Let them help choose what to read. Reading non fiction books and comics or magazines is absolutely fine and many children naturally prefer these. Graphic Novels are often great for older children as they can follow a story but they are more visually appealing than pages of unbroken texts. They are great for less confident readers as the text is reduced and they can use pictures as clues. I’ve had great success getting very reluctant Year 5 readers to enjoy reading with the Alex Rider series by Anthony Horowitz which are all available as graphic novels. Some children get “stuck” on a particular book or author, this isn’t necessarily an issue unless they persistently refuse to read anything else. Think about films, TV programmes, and computer games that your child enjoys. Books with similar themes may appeal to them, or even books based on them. Taking your child into a bookshop can be daunting if they are a reluctant reader. You can spend a small fortune only for them to give up after the first chapter of the books they chose, leaving you no further forward and definitely not feeling positive about their reading! I find http://www.lovereading4kids.co.uk/ great for helping to discover new books. You can search by age, genre, similarity to other authors and so on. You can also download the first chapter for free so you can try before you buy!
Speak to your child’s teacher.
Do talk with your child’s teacher and find out if their behaviour if the same at school – it may not be. Children often do what is expected of them at school but let their true feelings show at home, where they feel safe. Your child’s teacher may be unaware that there is an issue but can monitor their reading more closely at school if you let them know there is an issue at home. They may be able to give you some ideas for book choices based on what other children in the class are enjoying.
Is this a sign of something more serious?
Many children go through phases of being reluctant readers and 21st Century children have more distractions than their parents’ generation did. A reluctant reader may just need to find a book that grabs their imagination or to make specific time for reading. Many parents worry that a reluctance to read could be a sign of dyslexia. Whilst this is sometimes the case, it is certainly not the only reason for a reluctance to read. Meares-Irlen Syndrome (also known as Scotopic Sensitivity) is a quite common perception disorder affecting reading. It can present similar difficulties to dyslexia – it certainly tends to produce reluctant readers as reading can be very uncomfortable for people with this disorder. I have worked with many reluctant readers and assessed them for Visual Stress. A coloured overlay or tinted glasses have really helped if they’ve shown symptoms.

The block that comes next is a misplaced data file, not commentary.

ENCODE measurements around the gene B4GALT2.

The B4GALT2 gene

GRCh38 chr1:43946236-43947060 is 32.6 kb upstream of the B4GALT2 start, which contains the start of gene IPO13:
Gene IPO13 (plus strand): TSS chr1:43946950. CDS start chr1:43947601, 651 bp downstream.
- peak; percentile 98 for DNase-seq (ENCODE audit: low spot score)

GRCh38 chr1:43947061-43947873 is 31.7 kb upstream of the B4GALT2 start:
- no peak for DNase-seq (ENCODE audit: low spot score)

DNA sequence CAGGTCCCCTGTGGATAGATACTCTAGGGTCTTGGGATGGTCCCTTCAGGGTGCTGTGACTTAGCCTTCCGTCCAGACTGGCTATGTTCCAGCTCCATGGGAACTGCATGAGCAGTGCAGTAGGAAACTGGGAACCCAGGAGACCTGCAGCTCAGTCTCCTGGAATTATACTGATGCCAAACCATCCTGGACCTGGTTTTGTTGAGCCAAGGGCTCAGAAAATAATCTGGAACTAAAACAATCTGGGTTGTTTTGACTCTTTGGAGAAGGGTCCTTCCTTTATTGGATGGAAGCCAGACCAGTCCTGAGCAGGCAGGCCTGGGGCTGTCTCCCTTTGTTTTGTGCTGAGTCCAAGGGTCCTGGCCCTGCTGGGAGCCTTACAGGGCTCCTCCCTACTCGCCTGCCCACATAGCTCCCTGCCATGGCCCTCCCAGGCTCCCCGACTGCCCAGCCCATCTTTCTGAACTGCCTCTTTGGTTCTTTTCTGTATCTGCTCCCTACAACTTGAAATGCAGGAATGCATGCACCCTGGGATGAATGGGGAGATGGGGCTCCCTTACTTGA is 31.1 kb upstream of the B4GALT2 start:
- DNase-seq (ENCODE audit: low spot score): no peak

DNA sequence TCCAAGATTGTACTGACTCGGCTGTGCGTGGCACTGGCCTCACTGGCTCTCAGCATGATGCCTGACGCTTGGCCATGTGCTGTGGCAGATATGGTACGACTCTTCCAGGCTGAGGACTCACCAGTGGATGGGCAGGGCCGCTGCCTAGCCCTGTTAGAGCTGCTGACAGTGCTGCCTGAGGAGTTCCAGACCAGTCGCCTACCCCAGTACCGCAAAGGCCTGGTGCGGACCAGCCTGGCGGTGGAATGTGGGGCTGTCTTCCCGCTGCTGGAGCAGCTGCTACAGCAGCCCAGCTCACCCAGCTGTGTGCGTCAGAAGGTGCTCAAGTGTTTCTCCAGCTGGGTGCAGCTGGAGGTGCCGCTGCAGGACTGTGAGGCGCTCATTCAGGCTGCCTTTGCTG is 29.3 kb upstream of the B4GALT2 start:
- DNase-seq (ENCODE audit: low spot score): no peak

What if this doesn’t help?
Remember that a child won’t change their attitude overnight and it may take a while to see positive changes. It may be sensible to seek your child’s teacher’s opinion on whether there could be underlying issues affecting your child’s reading if reading is still causing problems. Some children develop a love of reading later than others and not every child will be a bookworm. If your child is achieving expected levels for their age however it may be that you just need to persevere and keep them reading whatever they will.
audiobooks for children:
Graphic Novels for children:
More information on Visual Stress/Meares-Irlen: